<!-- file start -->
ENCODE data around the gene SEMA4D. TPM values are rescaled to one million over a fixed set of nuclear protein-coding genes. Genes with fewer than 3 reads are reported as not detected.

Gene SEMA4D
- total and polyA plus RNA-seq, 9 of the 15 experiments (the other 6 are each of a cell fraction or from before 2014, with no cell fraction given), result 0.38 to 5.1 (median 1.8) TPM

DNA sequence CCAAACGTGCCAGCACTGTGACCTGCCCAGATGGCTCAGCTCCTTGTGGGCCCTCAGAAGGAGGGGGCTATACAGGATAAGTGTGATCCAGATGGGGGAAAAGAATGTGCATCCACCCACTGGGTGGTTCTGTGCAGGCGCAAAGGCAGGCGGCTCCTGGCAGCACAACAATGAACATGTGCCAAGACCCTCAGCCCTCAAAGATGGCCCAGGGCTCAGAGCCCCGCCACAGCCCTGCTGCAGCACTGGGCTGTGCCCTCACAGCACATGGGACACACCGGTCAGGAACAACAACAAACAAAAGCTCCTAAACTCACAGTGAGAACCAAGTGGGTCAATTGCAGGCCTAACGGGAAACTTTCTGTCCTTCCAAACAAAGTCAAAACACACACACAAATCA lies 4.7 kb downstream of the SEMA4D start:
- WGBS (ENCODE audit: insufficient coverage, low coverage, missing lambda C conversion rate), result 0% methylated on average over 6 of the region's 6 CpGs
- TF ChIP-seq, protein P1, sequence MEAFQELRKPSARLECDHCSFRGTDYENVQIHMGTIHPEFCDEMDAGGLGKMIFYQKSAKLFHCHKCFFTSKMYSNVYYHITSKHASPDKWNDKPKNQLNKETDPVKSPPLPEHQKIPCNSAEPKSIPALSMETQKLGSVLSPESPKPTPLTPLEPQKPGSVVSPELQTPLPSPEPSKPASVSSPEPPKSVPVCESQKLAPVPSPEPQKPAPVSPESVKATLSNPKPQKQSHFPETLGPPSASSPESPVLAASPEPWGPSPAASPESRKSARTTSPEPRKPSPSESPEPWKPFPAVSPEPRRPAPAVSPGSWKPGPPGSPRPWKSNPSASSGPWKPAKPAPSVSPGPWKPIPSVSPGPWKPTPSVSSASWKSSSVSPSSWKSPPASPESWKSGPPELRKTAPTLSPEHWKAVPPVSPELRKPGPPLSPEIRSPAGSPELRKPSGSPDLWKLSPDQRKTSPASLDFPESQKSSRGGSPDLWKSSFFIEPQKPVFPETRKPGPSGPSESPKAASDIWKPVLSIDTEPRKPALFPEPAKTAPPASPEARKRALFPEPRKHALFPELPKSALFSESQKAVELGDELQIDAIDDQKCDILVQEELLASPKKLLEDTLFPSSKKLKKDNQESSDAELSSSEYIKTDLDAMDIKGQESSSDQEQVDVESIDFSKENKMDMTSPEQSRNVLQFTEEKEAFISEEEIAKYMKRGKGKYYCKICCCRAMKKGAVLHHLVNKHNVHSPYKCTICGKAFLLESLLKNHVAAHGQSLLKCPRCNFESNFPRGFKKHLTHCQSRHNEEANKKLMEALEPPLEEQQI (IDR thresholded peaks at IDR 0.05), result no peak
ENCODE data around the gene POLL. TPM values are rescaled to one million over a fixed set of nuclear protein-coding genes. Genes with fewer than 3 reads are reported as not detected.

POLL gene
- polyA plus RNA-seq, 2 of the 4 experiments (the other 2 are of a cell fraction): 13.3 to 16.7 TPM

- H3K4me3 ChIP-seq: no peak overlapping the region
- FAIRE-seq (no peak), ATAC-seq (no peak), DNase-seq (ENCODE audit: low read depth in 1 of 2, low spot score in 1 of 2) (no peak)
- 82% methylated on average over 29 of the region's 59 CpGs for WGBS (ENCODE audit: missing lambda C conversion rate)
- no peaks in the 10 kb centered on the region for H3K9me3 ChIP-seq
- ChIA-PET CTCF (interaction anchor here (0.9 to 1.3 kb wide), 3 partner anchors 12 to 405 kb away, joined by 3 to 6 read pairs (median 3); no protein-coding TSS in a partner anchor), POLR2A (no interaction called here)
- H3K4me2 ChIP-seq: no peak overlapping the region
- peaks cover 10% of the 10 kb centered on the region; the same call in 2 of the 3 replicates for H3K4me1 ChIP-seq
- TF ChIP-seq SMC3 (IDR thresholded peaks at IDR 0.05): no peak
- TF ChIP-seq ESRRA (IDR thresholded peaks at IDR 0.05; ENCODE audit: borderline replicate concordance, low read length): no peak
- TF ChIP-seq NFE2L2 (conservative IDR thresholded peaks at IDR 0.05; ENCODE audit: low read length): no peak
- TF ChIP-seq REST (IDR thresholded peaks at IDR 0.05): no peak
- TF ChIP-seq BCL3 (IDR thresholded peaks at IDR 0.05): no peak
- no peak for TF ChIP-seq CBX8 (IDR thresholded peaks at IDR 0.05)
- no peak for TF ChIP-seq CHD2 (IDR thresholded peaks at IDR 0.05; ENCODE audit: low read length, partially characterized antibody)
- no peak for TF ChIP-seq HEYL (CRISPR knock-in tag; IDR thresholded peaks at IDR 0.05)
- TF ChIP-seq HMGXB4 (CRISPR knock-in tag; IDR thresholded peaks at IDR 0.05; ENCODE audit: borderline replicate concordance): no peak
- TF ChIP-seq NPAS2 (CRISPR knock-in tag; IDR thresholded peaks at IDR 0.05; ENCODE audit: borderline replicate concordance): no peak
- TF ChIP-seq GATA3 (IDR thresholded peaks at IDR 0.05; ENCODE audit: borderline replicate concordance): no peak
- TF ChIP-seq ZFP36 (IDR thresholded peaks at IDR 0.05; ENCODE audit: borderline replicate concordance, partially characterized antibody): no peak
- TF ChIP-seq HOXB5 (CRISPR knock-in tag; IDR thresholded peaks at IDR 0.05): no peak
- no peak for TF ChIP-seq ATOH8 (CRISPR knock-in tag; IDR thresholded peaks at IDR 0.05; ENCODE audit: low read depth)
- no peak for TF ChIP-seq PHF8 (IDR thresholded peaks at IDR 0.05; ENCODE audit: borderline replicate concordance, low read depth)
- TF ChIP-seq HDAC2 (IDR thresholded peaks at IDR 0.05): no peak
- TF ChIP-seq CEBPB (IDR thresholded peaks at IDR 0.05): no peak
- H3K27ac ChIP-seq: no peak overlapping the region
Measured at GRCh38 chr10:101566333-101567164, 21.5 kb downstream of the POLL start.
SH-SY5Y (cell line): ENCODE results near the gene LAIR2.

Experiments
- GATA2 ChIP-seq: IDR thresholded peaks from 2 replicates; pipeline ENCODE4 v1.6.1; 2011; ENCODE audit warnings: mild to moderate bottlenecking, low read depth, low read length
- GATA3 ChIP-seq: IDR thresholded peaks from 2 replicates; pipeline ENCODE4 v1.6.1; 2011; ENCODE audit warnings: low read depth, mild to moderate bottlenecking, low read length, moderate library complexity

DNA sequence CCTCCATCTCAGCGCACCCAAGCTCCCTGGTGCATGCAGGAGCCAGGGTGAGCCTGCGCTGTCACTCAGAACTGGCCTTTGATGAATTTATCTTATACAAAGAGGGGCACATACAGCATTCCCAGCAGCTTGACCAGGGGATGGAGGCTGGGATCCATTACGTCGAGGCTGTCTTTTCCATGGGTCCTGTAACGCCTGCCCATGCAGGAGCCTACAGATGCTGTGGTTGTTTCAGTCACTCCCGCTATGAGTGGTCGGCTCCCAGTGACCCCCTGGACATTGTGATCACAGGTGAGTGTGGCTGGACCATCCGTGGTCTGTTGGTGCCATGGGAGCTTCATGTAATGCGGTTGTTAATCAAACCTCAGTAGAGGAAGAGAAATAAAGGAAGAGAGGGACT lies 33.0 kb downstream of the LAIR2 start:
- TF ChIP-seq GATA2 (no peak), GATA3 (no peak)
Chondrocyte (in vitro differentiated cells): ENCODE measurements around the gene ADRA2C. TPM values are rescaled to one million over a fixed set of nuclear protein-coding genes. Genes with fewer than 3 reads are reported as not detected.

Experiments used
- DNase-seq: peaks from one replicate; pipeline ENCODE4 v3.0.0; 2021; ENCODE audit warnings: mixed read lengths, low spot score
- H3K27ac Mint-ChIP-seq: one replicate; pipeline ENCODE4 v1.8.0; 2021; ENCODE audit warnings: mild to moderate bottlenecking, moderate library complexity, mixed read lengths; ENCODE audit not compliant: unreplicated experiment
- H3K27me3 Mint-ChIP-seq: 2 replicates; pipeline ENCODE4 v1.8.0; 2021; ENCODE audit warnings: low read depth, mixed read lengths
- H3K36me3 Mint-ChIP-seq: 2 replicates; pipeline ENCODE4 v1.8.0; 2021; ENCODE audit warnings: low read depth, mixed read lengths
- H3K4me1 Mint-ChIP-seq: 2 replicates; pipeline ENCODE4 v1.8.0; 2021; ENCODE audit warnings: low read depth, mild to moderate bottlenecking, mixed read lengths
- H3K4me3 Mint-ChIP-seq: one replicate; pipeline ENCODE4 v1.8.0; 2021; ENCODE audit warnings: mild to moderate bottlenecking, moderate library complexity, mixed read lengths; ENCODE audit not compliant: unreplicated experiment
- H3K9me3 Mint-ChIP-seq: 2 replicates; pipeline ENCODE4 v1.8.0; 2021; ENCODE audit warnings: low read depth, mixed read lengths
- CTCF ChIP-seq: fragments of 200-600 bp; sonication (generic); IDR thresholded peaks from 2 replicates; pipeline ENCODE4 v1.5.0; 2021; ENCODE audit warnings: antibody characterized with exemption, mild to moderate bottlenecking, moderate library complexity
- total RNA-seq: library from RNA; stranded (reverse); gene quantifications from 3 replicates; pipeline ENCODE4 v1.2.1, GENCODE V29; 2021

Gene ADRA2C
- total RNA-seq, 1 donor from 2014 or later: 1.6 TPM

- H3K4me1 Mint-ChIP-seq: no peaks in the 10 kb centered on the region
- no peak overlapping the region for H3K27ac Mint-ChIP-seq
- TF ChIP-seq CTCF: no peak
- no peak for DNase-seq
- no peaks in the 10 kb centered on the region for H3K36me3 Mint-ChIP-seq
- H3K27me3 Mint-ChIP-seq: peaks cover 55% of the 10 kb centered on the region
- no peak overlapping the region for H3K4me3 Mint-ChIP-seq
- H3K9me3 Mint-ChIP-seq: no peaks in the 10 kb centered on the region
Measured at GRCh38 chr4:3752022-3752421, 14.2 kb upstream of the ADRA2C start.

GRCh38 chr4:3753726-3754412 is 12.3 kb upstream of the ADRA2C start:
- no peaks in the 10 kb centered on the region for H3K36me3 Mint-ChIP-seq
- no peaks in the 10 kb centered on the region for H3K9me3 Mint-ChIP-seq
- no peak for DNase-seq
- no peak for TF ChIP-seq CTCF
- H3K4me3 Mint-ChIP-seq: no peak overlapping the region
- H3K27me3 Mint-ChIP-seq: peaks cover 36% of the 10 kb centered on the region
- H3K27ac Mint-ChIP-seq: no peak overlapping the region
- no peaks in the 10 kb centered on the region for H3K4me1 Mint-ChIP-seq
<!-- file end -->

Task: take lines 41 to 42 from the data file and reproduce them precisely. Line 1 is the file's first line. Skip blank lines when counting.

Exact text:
- TF ChIP-seq GATA2 (no peak), GATA3 (no peak)
Chondrocyte (in vitro differentiated cells): ENCODE measurements around the gene ADRA2C. TPM values are rescaled to one million over a fixed set of nuclear protein-coding genes. Genes with fewer than 3 reads are reported as not detected.